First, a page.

Home I Articles I Messages I Evangelism I Courses I Resources

Abraham - Logic in Prayer

J Oswald Sanders

Abraham - Logic in Prayer

 

Abraham drew near, and said, Wilt thou also destroy the righteous with the wicked?  Genesis 18:16-33

 

The processes of prayer and answer are not irrational. Indeed God encourages argument in prayer. While He requires submission to His revealed will, He is not pleased with languid passivity. "Set forth your case, says the Lord. Bring forth your proofs" (Isaiah 41:21, RSV). We are invited to muster and present the strongest possible arguments for our petition and to press it with logic and vigour.

 

Confronted with the imminent doom of Sodom, home of his nephew Lot, Abraham, one of the great praying men of the Bible, does just this. His first recourse is prayer to the God with whom he enjoyed such unique intimacy that they actually shared secrets (v. 17). In the intensity of his desire, Abraham mixes audacity with argument and petition with pleading. Mark his holy daring as he intercedes. Note his growing confidence as he marshals his propositions.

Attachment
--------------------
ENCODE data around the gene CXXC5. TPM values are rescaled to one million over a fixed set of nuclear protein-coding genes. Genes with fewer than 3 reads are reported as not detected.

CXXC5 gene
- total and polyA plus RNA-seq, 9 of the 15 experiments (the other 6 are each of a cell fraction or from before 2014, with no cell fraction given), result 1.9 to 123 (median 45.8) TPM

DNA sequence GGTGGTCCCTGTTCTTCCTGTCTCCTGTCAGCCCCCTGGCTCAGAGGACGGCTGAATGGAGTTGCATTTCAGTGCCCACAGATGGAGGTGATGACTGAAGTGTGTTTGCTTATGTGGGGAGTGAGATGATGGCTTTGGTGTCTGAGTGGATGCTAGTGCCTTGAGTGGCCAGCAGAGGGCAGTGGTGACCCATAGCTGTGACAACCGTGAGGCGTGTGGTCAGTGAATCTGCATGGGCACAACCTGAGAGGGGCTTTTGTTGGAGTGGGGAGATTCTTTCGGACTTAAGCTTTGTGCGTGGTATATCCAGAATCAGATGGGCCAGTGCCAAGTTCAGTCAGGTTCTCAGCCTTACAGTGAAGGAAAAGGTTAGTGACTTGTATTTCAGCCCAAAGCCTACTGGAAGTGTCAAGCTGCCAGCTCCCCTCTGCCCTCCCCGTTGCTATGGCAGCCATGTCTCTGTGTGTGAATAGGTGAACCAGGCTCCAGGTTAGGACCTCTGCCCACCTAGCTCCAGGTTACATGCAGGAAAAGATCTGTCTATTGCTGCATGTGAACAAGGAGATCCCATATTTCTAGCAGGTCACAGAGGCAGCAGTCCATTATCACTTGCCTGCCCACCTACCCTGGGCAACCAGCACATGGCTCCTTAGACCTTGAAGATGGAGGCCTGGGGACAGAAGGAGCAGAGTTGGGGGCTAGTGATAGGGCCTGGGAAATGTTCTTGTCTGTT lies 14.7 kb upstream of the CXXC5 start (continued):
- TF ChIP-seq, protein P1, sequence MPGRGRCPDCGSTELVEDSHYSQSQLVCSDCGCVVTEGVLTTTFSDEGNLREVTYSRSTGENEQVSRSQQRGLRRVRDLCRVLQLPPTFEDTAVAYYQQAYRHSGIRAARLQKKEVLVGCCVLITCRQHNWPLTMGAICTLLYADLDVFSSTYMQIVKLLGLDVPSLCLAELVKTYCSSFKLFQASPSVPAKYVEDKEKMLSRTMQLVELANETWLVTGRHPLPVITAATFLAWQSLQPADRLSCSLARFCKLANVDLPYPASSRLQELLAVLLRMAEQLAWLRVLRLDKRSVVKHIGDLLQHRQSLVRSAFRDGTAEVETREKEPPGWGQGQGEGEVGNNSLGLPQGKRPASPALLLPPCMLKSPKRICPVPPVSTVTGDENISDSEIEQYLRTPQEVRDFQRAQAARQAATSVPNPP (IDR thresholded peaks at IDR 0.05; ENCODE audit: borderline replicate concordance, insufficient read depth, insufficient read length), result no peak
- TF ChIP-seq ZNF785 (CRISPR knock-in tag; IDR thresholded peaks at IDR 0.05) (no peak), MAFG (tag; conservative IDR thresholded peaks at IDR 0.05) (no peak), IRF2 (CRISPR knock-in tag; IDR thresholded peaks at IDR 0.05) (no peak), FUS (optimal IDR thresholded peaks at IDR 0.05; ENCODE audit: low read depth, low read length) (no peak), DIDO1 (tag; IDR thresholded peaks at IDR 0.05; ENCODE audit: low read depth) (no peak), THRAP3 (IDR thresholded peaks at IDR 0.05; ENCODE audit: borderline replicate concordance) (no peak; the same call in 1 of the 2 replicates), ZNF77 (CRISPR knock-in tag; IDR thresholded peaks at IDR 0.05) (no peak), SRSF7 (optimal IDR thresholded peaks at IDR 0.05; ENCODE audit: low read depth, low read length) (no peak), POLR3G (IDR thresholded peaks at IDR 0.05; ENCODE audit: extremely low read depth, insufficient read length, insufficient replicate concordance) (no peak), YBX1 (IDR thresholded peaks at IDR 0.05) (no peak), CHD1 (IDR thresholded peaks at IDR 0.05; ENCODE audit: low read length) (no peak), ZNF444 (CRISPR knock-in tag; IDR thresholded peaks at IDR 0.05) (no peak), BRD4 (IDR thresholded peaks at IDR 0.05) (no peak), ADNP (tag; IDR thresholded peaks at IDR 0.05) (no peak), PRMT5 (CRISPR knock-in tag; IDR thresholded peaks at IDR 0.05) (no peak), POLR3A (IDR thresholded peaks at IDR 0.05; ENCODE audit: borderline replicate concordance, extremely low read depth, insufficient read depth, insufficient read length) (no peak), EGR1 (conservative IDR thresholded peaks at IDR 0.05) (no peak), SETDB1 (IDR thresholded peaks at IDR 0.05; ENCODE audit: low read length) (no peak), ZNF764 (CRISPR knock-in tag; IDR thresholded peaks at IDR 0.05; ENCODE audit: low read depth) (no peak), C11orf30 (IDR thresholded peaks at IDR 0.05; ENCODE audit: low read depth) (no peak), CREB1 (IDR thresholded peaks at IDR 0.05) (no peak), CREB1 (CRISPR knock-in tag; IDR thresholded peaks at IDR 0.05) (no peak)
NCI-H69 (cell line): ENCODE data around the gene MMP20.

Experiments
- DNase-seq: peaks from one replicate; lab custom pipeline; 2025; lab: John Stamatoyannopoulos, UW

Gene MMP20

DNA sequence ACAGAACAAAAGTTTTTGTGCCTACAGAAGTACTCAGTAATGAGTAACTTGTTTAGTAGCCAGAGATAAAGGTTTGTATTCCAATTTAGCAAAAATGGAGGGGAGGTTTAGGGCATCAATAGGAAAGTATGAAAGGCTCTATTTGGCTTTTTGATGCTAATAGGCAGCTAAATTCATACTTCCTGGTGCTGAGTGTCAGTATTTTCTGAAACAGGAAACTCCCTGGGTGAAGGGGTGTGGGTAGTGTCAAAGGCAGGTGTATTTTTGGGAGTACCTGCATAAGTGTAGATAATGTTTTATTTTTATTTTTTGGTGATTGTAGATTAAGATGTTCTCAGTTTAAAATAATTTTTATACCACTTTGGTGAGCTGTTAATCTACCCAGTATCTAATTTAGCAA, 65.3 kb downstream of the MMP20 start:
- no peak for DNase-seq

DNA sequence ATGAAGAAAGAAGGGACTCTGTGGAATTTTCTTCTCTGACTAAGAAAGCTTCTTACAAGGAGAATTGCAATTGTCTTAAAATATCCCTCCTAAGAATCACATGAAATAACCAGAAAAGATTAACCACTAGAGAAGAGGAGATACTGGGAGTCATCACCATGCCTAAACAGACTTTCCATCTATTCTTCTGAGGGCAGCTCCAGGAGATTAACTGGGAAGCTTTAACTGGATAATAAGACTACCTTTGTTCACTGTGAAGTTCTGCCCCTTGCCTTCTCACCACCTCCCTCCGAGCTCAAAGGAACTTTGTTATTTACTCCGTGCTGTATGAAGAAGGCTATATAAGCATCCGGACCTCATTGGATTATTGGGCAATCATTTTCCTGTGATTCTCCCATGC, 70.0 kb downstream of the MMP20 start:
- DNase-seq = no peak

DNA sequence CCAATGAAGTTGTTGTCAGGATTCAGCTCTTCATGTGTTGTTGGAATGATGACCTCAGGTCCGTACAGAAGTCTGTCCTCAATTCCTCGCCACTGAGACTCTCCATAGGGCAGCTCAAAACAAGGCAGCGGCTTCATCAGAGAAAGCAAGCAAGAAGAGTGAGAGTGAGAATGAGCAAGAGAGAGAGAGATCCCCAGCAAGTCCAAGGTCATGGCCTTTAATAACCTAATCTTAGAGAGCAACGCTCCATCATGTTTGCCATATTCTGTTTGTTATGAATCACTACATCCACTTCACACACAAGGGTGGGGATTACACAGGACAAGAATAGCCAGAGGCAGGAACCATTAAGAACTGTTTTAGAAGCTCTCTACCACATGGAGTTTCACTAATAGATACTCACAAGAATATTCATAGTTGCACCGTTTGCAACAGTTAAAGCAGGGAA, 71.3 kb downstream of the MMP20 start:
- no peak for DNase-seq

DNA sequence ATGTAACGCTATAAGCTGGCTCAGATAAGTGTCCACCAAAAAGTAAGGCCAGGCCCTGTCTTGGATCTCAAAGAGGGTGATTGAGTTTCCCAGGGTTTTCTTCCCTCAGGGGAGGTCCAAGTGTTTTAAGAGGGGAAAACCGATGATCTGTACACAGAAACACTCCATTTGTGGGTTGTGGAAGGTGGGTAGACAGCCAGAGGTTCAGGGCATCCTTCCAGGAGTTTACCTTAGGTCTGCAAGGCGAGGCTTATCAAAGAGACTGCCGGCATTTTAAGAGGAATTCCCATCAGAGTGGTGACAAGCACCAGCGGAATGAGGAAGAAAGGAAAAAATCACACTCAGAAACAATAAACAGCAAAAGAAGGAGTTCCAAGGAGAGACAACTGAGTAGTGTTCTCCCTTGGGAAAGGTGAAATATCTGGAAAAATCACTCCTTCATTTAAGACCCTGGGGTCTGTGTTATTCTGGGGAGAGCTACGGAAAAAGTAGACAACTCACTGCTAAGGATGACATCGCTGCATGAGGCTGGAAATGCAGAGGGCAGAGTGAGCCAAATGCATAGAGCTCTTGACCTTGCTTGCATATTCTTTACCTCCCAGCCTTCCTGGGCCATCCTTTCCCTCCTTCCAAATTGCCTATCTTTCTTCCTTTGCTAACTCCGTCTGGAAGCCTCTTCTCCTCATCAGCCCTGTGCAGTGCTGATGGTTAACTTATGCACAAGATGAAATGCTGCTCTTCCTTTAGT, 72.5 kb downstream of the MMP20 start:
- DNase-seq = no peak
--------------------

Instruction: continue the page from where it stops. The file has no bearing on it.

"Wilt thou indeed destroy the righteous with the wicked? Far be that from thee! Shall not the Judge of all the earth do right?" (vs. 23-25).

 

He argues that such action would compromise God's moral character and tarnish His honour. As God graciously responds, Abraham returns time and again with larger demands, yet tempering his boldness with becoming reverence. "I am but dust and ashes." "Let not the Lord be angry." He ceases his suit upon reaching what he doubtless considered to be the irreducible minimum of righteous people in Sodom.

 

His optimism proved unwarranted. He ceased pleading before he exhausted the mercy and grace of God, and therefore was ineffectual to save Sodom from its doom. Nevertheless, his intercession snatched his nephew from the very jaws of death, for "God remembered Abraham and delivered Lot".

 

 Home I Articles I Messages I Evangelism I Courses I Resources

Therismos Kairos Mission